Do you live in California and are wondering what the process is for getting a divorce? State laws can be complicated and often change on a frequent basis. If California is your home state, and you aren’t sure where to start in order to file for divorce, know these basic steps before proceeding.
What to know:
California is a “no-fault” state. This means that neither partner has to give a reason as to why the marriage is ending. The California Courts, or judicial branch of the state government, explains that regardless of infidelities or other factors, nobody is “at fault” in a divorce from a legal perspective. Therefore, you do not need to prove anything about your marriage to the courts.
Follow these steps:
- Fill out the proper forms. There are several forms to fill out in order to get a divorce in the state of California. You can find them on the California Courts website, and download them yourself. The forms are different for your specific circumstances, but some are standard across the board. Standard forms include the Petition Form, which includes basic information about your marriage and the Summons Form, which contains information about the divorce process.
If you have children under the age of 18, you will need to fill out the Declaration Under Uniform Child Custody Jurisdiction and Enforcement Act Form, which relates to custody issues. Also, see the Property Declaration Form, which provides extra room to disclose your financial information and personal debts.
- Get your forms reviewed. Use either the California Court’s family law facilitator or self-help center in order to make sure your forms are completed properly. No matter how careful you are in filling out your paperwork, it is easy to make a mistake. Also, these two resources can help you with any questions you may have in regards to the paperwork.
- Turn in your forms to the court clerk. After you have finished filling out your forms, and have checked them using the two sources above, you can turn them into the local court clerk by you in the state of California. There is a fee to turn in this paperwork. If you cannot afford the fee, there is an option to get it waived.
- Serve your papers. Paper must be served by someone older than 18. The required papers that must be served are a copy of all of the forms listed above, and a blank “Response”- Marriage/Domestic Partnership Form for your spouse. Once the party has received the paperwork, they have 30 days to respond to your request for divorce using the latter form.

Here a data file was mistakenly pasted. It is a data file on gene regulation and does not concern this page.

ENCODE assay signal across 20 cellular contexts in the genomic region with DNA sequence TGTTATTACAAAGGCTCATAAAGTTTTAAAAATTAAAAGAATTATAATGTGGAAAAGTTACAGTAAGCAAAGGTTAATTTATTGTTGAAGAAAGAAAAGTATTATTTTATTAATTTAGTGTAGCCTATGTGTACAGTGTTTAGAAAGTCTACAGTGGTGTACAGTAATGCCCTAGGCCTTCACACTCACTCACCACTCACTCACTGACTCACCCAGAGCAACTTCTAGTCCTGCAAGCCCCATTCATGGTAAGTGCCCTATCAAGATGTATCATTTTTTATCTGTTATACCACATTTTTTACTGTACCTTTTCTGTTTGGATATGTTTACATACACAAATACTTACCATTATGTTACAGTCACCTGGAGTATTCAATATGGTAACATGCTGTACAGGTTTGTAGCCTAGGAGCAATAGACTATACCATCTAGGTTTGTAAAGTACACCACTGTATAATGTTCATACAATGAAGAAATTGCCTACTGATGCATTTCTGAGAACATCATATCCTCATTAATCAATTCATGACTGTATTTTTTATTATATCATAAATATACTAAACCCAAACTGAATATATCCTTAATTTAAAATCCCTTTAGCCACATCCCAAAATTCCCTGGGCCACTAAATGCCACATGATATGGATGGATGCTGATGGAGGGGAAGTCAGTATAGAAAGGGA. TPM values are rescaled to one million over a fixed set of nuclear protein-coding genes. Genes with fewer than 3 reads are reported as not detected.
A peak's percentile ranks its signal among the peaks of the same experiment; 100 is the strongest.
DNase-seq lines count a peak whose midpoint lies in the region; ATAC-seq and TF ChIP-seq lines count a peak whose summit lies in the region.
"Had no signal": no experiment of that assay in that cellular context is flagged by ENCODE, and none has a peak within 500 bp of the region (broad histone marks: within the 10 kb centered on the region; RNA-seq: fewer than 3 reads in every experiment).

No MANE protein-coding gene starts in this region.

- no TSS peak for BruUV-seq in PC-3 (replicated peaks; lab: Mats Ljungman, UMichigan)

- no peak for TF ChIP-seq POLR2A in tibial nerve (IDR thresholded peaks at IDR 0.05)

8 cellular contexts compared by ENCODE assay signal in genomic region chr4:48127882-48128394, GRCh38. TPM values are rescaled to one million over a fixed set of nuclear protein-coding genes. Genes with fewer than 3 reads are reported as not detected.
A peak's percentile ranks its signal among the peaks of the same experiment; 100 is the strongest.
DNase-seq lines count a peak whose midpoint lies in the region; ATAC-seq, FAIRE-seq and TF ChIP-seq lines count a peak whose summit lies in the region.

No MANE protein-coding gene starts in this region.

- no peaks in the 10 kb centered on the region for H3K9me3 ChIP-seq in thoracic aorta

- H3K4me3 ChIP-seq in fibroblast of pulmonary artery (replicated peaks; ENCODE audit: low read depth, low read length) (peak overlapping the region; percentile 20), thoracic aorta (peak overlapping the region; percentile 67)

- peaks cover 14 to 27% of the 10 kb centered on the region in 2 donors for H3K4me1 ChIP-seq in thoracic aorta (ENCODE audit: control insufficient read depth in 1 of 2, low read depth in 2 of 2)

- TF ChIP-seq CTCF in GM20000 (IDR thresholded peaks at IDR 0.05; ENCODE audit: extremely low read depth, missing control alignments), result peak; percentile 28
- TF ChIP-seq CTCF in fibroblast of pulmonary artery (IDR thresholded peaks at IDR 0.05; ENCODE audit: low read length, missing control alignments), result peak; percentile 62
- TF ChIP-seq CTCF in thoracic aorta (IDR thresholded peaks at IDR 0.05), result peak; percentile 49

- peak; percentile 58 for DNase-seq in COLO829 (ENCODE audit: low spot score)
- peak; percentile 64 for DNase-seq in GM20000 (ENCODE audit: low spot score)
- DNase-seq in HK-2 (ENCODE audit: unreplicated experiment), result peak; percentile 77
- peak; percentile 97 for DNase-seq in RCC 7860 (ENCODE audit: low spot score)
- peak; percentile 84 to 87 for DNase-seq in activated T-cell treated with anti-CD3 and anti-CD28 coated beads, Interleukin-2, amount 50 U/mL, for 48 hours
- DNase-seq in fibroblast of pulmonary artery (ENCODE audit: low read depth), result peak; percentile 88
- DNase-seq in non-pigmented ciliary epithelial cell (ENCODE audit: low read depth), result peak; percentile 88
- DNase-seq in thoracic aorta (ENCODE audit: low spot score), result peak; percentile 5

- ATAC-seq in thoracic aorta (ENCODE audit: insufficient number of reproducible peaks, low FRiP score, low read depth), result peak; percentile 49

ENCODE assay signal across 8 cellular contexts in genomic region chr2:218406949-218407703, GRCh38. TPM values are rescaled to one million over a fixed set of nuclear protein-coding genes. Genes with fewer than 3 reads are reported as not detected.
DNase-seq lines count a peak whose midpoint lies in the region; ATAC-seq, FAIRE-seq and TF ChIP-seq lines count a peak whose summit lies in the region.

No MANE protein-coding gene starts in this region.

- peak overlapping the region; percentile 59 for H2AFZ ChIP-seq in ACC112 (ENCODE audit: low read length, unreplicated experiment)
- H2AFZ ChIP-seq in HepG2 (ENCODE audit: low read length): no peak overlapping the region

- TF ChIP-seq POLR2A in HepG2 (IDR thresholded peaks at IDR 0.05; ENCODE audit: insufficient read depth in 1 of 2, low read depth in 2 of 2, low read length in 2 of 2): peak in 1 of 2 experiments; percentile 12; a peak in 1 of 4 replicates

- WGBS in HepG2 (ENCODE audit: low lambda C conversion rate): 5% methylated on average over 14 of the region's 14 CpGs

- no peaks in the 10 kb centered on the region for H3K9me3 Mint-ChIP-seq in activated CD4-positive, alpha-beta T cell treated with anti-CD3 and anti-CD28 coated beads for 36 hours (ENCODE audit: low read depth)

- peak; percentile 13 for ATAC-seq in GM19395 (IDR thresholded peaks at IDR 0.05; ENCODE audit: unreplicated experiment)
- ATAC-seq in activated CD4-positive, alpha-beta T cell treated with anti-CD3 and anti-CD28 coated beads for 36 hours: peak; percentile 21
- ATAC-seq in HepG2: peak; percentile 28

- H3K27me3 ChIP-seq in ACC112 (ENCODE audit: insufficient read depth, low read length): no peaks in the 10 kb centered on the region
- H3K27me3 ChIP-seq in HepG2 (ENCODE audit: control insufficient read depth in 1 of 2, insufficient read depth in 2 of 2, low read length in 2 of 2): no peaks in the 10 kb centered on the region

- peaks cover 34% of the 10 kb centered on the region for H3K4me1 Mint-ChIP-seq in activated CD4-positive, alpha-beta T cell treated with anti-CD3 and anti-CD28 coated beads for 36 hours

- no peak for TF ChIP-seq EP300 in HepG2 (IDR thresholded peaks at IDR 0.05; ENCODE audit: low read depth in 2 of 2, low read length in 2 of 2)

For more details on the requirements pertaining to serving papers, visit the California Courts website. There are also optional temporary forms for child support and visitation rights, which may be applicable to you. These forms are also available on the California Courts website.
- Fill out and serve the necessary disclosure forms. On top of all of the forms listed above, there may also be a few disclosure forms that are required. These forms are not done through the courts initially. Rather, they are forms which explain to your partner which assets are yours and how much money you have. Failure to be honest on these forms can result in property which you did not disclose being given to your partner, or a hefty fine.
For detailed information on disclosure forms and which ones need to be submitted to your partner, and later, to the court, visit the Filing Your Case section of the California Courts website.
If you are a respondent to the divorce forms (i.e. you are receiving them), the process is a little different for you. You can find out further information and applicable forms here.
Ask for help: If you are confused about any part of this process or need assistance, talk to a certified facilitator or check out the self-help center to answer any of your questions. A team of experts will be happy to work with you so your divorce paperwork can be filed properly–so you can complete the process more quickly and avoid unnecessary stress.